Is it not almost absurd that the same people who ate the loaves Jesus multiplied just the day before are here asking this? Why are they asking for more signs? Or rather, what other signs do they want to see? Like their fathers in the First Reading, who quickly forgot the powerful Hand of God’s deliverance, when He parted the sea for them to walk through on dryland, and began to complain for mere lack of water and thirst, these Jews have already forgotten the miraculous loaves they ate the day before. Like the Jews, sometimes we allow the present challenges to becloud us so much that we forget the Lord’s faithful love for us. God surely has plans for us and will never let us down no matter the difficulties we face. Remember Isaiah 43: 1-3, “Fear not, for I have redeemed you: I have called you your name, you are mine. When you pass through the waters, I will be with you; when you pass through the rivers, they will not sweep you away. When you walk through the fire, you will not be burned, nor will the flames consume you. For I am the Lord your God, the Holy One of Israel, your Saviour.”

Now here is the core challenge: “Our fathers had manna to eat in the desert; as Scripture says: ‘He gave them bread from heaven to eat’” (John 6: 31). There is a direct link here with the First Reading (Exodus 16: 2-4; 12-15). So they are challenging Jesus here: if You are the “new Moses” give us manna to eat as the “old Moses” did for our fathers. Once they bring up the manna, Jesus captures it to lead them into the mystery of the Eucharist and of His identity as the True Manna from heaven. Before going further Jesus takes time to correct them: “I tell you most solemnly, it was not Moses who gave you bread from heaven, it is My Father who gives you the bread from heaven, the true bread, for the bread of God is that which comes down from heaven and gives life to the world” (John 6: 32 -33). Notice here that Jesus identifies Himself as The Son of God by saying “it is My Father who gives you bread from heaven.”   The response of the people here: “Lord, give us this bread always” (with emphasis on “always”) takes us back to the Jewish understanding of the relationship between the manna and the messiah. Whereas the manna was transitory, dropping with the dew of the morning and disappearing with the rising sun in the day, the Messiah would provide the “new manna” that would be available “always.” More than that, whereas the manna of the “old Moses” lasted for only forty years, as the food for the journey, which supply seized as soon as the children of Israel crossed the Red Sea (Joshua 4, 5), the Messiah’s “new manna” would be a life-time supply. So what they are asking Jesus to do here is to perform something greater than what Moses did, to go beyond the limits of Moses by providing the bread, not just for a time but “always,” not just for forty years, but for eternity. Then Jesus launched the Bread of Life Discourse: “I am the Bread of Life. He who comes to Me will never be hungry again; he who believes in Me will never thirst.” Jesus presents Himself as the True Bread of Life that satisfies not just the human physical hunger but the spiritual hunger that lasts forever. The Eucharist is the Body of Christ given to us as a manifestation of His love for us.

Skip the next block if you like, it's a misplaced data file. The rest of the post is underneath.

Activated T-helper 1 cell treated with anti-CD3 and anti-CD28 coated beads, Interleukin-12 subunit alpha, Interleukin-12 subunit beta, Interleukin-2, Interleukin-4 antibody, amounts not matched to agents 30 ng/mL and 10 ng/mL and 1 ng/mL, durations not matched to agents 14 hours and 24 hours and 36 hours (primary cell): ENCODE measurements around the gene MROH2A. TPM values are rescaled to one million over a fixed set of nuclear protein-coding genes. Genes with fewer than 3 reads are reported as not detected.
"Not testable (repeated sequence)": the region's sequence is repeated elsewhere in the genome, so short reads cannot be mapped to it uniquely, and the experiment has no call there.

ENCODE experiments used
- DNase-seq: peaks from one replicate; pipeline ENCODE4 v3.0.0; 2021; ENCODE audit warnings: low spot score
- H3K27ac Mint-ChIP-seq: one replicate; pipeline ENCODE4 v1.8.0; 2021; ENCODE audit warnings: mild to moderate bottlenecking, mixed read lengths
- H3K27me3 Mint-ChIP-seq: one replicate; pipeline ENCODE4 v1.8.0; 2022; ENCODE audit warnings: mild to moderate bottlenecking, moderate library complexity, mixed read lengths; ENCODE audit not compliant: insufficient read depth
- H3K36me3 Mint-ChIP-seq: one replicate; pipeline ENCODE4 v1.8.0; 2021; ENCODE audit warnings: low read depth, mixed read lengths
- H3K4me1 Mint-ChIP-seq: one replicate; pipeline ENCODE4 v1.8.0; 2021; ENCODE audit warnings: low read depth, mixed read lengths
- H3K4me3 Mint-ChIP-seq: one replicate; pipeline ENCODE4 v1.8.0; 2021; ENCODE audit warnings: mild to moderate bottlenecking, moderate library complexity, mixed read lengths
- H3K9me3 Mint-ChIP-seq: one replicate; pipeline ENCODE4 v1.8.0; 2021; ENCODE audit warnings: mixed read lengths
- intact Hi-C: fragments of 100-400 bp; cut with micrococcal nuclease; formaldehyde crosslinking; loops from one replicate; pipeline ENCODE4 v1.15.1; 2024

As Christians, St. Paul in the Second Reading (Ephesians 4: 17, 20-24) exhorts us to give up the old way of life; to put off the old self and put on the new self that is incorruptible and soaked in holiness. This journey begins when we learn from the mistake of the crowd in the Gospel by asking some personal questions: why do I should seek Jesus. Why do I pray? Why are am I in Church today? What hunger do I feel? What satisfaction do I seek from Jesus? Is it Jesus, the Super Star or Jesus, the Suffering Servant that I seek? St. Ignatius of Loyola says: “Seek not the consolation of God, but the God of consolation.” May the Lord open our hearts and minds to understand, accept and revere His Presence in the Holy Eucharist, His greatest gift to those who believe.